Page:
In an attempt at exoneration, appellant contends that he can not be convicted of the crimes charged because he had no motive to commit them, considering that he had a means of livelihood and that, by the nature of the crimes committed, only young drug addicts with a string of criminal records could have perpetrated them. As this Court has time and again held, proof of motive is not indispensable to conviction[57] especially if the accused has been positively identified by an eyewitness[58] and his participation therein has been definitely established.[59] Ordinary human experience shows that even a normal person who is perceived by others to have no reason at all to commit a crime may, in fact, commit an act violative of the law and be held liable therefor, as long as he is identified beyond reasonable doubt as the perpetrator of the crime.

What is pivotal in this case is the credibility of the sole eyewitness to the crimes, Amelito Undalok.  The jurisprudentially-embedded rule in this regard is that when the issue of credibility of a witness is concerned, appellate courts will generally not disturb the findings of the trial court.[60] In this case, notwithstanding his gruelling eight days at the witness stand which were punctuated by snide remarks on his sexuality by defense counsel,[61] Undalok remained unswerving about his story and, according to the trial court, "maintained his frank and open manner (and) straighforward declaration"[62] on appellant’s culpability.

Appellant’s contention that Undalok’s testimony should not merit credence because of certain inconsistencies therein deserves scant consideration, it appearing that such "inconsistencies" concerned minor details.[63] Moreover, the absence of evidence to show any improper motive why Undalok should testify falsely against appellant and implicate him in such grave crimes, indicates that there is no such motive and that his testimony is worthy of full faith and credit.[64]

Parenthetically, appellant’s identity as one of the perpetrators of the crimes is bolstered by the affidavit of Romeo Laurente[65] which corroborates Undalok’s positive identification of appellant. While said affidavit was not offered by the prosecution as an exhibit, and Laurente himself was not presented as a witness, the sole testimony of Undalok on appellant’s identity and culpability, being clear and straightforward and found worthy of credence by the trial court, suffices to convict.[66] Laurente’s affidavit and testimony would have served no more purpose than to corroborate Undalok’ s testimony.[67]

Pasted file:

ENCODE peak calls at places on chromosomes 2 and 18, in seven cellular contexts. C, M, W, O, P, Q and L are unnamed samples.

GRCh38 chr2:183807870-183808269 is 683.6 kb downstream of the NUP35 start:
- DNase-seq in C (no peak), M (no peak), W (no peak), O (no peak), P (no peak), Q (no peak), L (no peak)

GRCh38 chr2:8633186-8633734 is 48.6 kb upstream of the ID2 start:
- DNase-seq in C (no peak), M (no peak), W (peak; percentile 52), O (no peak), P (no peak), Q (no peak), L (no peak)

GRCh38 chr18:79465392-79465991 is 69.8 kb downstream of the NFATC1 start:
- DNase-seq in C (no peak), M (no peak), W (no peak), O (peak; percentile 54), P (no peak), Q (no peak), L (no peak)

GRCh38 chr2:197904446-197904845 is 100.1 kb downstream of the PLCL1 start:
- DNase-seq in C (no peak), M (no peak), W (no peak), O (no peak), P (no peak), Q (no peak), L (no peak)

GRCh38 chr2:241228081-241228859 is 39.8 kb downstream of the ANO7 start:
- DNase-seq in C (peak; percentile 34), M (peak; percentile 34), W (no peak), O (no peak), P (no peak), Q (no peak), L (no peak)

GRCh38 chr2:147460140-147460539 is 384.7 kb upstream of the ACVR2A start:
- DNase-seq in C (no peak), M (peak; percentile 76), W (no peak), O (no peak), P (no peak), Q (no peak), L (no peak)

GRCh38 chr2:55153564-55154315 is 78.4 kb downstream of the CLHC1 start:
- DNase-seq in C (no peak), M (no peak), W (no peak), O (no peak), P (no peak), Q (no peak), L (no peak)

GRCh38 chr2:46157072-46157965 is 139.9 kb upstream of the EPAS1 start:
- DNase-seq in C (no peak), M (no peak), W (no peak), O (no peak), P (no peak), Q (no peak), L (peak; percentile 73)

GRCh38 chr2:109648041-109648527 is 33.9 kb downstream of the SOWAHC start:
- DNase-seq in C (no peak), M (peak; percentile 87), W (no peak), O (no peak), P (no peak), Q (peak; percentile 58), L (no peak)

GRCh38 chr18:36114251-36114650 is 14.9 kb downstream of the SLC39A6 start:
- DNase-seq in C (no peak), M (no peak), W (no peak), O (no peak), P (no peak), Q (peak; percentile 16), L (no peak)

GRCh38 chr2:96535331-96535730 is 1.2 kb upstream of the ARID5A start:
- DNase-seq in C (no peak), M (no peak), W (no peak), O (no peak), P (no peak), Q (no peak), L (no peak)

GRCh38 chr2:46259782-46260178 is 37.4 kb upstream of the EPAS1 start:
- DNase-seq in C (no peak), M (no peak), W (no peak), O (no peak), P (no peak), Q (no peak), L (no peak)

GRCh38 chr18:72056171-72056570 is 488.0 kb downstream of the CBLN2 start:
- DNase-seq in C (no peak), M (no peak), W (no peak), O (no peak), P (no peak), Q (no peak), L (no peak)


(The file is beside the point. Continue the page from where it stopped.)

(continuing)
Appellant’s complicity in the crimes having been established beyond reasonable doubt, in Criminal Case No. CBU-8728 for attempted robbery with homicide under Art. 297, he shall serve the indeterminate penalty within the range of prision mayor in its maximum period and reclusion temporal in its maximum period in the absence of mitigating or aggravating circumstances,[68] and indemnify the heirs of Franklin Baguio in accordance with law. In Criminal Case No. CBU-8732 for the crime of robbery under Arts. 293 and 294(5) of the Revised Penal Code where no aggravating and mitigating circumstances likewise attended its commission, he shall be imposed the indeterminate sentence within the range of prision correccional in its medium period and prision mayor in its minimum period.

WHEREFORE, the Decision of Branch 7 of the Regional Trial Court of Cebu City in Criminal Case Nos. CBU-8728 and CBU-8732 is hereby modified. Appellant Paulino Pat is hereby found guilty of the following crimes and imposed the corresponding penalties:

(a) In Criminal Case No. CBU-8728, he is convicted of the crime of attempted robbery with homicide for which he shall suffer the indeterminate penalty of ten (10) years and one (1) day of prision mayor maximum, as minimum, to eighteen (18) years, eight (8) months and one day (1) of reclusion temporal maximum, as maximum penalty.